CAPITAL JOURNAL: SD Certified Beef program should figure out what it's promoting
We learn from an Associated Press report that the South Dakota Certified Beef program, launched eight years ago with mighty fanfare during the Rounds administration, has fallen short of its goal of helping producers in the state sell state-branded beef as a premium product for higher prices.
It appears that although South Dakota produces several million head of livestock, only 16,386 cattle over the past eight years have been enrolled in the program.
Maybe the program still will catch hold in time, as former Gov. Mike Rounds believes it will.
But it's also possible that the program may not be quite done yet; maybe we ought to flop it back on the grill.
We're told the current requirements of the program say that to qualify as South Dakota Certified Beef, cattle have to be born in the state, carry electronic ear tags and be tracked every time they are sold. So far so good. But what about the additional requirement that before they are slaughtered, cattle in the program must be fed a high-starch diet of corn or other grain for at least 100 days?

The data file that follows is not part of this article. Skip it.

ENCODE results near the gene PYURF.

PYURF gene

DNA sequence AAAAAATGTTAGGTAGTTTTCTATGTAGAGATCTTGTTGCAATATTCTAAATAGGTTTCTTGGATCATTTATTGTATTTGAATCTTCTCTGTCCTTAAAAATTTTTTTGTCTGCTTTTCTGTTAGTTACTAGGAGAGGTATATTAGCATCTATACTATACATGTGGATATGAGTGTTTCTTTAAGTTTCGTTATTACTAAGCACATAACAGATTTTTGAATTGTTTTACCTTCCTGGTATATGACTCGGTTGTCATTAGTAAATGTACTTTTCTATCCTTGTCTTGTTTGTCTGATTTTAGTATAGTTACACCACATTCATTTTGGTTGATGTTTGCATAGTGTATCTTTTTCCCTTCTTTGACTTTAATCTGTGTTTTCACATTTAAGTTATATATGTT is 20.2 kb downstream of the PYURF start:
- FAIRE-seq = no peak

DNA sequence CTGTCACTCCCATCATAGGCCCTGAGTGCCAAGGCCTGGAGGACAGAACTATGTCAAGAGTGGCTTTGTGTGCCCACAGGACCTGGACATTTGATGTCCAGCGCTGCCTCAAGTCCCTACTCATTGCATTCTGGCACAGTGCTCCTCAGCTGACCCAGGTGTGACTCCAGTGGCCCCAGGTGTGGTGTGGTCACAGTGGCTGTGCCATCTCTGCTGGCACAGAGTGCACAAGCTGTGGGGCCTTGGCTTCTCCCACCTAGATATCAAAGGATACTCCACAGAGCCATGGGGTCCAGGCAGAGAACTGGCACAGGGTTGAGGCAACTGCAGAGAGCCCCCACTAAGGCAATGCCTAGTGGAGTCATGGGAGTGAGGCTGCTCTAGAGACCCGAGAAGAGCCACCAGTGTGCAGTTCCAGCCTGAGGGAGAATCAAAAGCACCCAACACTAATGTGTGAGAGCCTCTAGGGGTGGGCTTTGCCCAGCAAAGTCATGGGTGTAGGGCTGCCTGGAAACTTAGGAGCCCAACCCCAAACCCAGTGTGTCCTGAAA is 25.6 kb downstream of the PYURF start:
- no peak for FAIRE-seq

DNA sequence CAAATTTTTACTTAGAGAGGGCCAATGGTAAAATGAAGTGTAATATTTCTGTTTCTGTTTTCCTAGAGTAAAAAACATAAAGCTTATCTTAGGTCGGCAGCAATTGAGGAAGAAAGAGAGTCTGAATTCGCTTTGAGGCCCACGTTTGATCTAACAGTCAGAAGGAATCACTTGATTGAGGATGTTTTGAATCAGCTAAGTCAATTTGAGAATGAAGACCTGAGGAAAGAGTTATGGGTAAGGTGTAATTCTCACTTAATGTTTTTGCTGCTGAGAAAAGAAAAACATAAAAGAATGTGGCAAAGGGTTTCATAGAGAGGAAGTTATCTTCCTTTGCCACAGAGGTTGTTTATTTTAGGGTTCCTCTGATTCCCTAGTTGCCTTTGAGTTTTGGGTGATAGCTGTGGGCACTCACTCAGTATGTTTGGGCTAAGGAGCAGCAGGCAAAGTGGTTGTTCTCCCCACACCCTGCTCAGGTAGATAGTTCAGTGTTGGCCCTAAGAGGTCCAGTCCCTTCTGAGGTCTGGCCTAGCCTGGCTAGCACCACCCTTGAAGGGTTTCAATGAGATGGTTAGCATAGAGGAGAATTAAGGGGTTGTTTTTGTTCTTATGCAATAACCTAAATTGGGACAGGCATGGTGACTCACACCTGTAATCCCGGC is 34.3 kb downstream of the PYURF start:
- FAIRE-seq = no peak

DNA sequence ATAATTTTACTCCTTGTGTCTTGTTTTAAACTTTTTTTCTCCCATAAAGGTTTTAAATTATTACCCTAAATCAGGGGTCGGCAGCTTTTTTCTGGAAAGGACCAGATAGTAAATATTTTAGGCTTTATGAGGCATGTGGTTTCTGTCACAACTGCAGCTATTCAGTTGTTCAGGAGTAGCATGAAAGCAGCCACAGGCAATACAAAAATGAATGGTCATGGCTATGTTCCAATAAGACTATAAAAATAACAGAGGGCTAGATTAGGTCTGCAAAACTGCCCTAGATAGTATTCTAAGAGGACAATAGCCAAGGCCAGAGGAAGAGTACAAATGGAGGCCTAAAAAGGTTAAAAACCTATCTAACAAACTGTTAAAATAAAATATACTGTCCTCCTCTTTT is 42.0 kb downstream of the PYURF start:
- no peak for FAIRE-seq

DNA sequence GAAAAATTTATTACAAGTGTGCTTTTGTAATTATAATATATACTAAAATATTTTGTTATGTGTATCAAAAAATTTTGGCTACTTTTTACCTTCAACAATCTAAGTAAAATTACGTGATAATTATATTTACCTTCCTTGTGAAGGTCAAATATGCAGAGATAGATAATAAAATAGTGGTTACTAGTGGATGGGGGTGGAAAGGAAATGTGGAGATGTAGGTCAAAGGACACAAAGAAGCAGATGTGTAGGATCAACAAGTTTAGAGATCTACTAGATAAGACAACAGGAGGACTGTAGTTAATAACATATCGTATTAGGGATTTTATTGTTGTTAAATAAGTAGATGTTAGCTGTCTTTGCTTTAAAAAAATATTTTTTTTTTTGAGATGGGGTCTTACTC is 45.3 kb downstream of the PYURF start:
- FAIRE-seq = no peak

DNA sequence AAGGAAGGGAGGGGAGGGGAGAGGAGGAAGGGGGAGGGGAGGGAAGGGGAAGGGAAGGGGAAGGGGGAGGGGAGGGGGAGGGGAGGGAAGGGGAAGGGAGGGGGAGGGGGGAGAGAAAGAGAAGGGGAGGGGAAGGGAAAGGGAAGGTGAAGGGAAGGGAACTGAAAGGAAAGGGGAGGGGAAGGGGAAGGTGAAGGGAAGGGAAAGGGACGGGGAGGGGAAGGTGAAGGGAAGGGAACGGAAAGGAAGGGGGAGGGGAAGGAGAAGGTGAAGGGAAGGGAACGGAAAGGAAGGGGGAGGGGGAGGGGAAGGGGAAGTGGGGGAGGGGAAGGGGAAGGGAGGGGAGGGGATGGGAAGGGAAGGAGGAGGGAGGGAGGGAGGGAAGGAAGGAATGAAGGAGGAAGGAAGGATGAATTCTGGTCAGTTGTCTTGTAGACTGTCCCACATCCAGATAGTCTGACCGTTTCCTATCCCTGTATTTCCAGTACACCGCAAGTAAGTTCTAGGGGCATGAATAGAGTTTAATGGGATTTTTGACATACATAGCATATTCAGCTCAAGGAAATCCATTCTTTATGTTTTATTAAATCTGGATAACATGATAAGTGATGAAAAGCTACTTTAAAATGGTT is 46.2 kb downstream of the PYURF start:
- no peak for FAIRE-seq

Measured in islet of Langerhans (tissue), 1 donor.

Has anybody over there in the state government complex heard of grass-fed beef? Supposed to be lower in fat? Higher in Omega 3 fatty acids? Coveted by urban types who still crave their red meat but want to feel good about health benefits?
Maybe South Dakota Certified Beef should start another tier of the program for South Dakota Certified Grass-fed Beef. After all, this program is promoting South Dakota beef, is it not? Or were we mistaken -- was it corn?
There are opportunities in beef production for the producer who does things differently, and it's too bad if the state won't help those who go against the grain. This state program should stop penalizing grass, one of the big wheels that drive our agricultural economy.
-Pierre Capital Journal